The regrettable situation we find ourselves in—the seizures Calvin has, the worry over impending ones, clusters of them and trips to the ER, the shrieking he does in the days leading up to a grand mal, the relentless years of sleepless nights, the grief over losing what we thought parenthood might promise, the despair harbored knowing we will never be grandparents, the tension felt over every injury or close call, the resentment of folks who don't seem to or can't understand, the feeling of being imprisoned in time, space and circumstance—causes me, among other things, sometimes to unwittingly clench my teeth at night. I wake these days with an aching jaw, having pressed so hard as if unable to let go, like a hound dog with a bloody bone.

Later, like on most mornings before the neighborhood is awake and passersby in the back field begin to linger, come and go, I slipped into my green rubber boots and took my coffee outside. I strolled around the garden in the same pattern that I make with Calvin, over dewy grass and moss and stone, observing every shrub, bud and blossom, smelling fragrant ones, pulling weeds and errant clover. I gazed beyond our yard to the idyllic field which the college now owns, with its quaint antique schoolhouse, feeling immense gratitude for its openness and pure serenity. I hope with all my heart that promises are kept and that it can remain that way; it is so beautiful and calm in its simplicity. Sometimes it feels as though my secret garden is the only quiet space I know, the only place where my mind can be at ease, my body relaxed, my heart calm.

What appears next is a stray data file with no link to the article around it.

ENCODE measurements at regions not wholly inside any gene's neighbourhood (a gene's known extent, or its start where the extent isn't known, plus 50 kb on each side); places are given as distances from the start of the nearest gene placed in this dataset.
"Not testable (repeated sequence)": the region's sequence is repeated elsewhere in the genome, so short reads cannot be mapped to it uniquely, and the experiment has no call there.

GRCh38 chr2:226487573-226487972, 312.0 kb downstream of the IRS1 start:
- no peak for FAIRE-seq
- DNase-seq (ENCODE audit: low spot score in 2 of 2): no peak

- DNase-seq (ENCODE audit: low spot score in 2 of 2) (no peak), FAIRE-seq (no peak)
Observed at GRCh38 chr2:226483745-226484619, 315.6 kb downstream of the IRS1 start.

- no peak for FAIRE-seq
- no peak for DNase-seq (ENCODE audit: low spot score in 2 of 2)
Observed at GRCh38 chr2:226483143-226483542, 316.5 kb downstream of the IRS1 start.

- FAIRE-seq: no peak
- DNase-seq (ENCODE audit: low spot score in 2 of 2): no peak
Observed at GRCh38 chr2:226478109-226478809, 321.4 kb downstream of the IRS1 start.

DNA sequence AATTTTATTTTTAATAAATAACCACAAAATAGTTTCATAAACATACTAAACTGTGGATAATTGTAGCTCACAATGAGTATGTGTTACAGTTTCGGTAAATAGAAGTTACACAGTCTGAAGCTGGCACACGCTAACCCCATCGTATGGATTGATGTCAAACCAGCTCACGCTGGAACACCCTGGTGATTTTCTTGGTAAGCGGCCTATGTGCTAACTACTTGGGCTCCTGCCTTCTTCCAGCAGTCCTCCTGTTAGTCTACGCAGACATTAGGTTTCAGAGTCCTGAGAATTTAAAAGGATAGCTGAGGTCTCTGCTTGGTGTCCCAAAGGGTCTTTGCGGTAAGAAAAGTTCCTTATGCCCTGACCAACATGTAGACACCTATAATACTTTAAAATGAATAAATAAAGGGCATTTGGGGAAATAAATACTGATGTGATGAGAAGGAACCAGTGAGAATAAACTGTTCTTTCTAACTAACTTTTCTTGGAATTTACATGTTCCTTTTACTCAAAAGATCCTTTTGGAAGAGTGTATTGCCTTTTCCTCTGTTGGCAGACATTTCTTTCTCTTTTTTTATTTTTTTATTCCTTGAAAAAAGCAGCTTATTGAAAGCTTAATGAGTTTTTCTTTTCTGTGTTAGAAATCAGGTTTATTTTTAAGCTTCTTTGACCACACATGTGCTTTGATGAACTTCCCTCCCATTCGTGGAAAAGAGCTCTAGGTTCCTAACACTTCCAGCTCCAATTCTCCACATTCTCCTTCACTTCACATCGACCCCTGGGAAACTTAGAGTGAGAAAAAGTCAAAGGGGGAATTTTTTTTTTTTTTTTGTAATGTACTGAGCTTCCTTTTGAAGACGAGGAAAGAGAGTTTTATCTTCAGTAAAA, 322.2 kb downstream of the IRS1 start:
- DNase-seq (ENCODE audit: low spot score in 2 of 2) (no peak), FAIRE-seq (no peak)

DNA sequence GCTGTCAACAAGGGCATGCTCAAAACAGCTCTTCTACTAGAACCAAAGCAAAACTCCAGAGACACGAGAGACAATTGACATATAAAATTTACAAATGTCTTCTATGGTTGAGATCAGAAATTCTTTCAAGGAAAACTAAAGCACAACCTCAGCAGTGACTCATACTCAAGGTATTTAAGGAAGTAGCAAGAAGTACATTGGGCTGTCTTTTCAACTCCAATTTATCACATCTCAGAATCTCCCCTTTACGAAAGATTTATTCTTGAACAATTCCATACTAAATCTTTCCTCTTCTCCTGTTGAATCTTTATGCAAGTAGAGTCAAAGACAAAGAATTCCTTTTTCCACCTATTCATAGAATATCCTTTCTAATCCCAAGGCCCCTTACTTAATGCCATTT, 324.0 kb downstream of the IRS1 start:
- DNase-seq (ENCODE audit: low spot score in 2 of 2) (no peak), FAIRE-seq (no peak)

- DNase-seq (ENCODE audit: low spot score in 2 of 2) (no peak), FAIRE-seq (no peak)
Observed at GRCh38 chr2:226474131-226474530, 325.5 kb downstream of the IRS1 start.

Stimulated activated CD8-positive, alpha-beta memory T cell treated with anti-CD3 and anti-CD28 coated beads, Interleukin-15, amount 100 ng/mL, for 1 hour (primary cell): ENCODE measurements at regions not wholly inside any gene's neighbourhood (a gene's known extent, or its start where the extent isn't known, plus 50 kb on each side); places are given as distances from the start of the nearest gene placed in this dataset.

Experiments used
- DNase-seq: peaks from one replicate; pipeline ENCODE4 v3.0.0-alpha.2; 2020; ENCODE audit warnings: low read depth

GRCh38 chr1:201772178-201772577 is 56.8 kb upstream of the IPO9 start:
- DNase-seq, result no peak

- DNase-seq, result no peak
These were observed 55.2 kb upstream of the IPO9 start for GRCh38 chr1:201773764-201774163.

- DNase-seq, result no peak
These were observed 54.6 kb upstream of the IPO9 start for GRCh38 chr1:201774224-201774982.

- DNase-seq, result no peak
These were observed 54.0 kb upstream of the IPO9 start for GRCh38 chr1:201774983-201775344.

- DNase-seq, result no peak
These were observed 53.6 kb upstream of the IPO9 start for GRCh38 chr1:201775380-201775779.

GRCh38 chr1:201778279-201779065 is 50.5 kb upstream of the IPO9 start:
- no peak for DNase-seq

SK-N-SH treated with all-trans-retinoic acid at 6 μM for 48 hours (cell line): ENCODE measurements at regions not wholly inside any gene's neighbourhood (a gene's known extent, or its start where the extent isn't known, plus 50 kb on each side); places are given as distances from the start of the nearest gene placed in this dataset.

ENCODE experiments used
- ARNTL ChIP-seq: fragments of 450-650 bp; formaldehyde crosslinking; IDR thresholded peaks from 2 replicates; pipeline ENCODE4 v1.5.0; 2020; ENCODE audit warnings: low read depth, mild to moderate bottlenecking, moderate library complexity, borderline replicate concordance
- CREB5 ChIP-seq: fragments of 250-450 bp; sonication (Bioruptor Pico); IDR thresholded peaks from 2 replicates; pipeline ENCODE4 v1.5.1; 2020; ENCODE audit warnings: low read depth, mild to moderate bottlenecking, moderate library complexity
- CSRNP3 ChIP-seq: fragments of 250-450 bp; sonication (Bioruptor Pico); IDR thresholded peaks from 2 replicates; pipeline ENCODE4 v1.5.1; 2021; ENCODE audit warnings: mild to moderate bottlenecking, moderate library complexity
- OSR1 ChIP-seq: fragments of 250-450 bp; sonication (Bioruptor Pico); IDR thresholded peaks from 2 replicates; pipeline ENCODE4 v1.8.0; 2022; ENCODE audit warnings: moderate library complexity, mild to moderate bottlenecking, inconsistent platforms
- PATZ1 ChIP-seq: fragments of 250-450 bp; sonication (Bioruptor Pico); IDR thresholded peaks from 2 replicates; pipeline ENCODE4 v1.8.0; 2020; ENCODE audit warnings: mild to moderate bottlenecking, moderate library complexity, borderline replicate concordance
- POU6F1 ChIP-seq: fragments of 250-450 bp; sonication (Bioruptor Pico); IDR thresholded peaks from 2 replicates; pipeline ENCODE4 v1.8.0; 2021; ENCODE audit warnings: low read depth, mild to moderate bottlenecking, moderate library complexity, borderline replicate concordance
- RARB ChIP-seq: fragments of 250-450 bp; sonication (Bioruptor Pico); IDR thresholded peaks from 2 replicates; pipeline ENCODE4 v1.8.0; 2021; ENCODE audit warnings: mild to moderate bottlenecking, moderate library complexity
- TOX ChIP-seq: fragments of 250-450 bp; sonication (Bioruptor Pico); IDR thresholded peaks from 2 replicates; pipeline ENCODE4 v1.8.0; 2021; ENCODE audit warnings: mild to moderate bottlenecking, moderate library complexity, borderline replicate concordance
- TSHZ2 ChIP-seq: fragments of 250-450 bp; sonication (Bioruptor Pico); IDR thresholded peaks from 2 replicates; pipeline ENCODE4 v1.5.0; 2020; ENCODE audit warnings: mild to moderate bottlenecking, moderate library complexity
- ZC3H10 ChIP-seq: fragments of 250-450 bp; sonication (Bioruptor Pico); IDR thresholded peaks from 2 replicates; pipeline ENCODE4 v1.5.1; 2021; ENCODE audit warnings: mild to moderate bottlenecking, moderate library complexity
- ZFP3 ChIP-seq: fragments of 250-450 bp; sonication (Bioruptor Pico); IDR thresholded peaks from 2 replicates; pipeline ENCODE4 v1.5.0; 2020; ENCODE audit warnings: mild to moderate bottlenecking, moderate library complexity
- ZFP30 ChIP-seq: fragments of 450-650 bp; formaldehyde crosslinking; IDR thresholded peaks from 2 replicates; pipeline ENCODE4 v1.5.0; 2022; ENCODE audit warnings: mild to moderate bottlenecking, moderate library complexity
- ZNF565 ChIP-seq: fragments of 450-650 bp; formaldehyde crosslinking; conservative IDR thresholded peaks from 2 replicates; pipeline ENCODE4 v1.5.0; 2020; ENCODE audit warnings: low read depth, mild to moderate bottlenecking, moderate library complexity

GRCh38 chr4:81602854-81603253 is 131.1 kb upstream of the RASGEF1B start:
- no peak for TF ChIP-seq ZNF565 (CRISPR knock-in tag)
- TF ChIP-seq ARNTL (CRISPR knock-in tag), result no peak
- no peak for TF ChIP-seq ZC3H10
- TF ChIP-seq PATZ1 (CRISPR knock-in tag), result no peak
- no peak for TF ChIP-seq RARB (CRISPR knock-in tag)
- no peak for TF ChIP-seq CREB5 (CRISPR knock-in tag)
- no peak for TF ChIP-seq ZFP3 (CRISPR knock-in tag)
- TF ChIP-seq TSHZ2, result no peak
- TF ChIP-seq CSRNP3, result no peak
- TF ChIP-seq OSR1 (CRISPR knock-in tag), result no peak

seven days running

I hope having partial seizures every morning is not going to be Calvin's—our—new normal. Seven days running now. I can't recall that ever happening since Calvin was first diagnosed with epilepsy when he was two years old. Somehow, though, the kid takes a licking and keeps on ticking. Extraordinary child.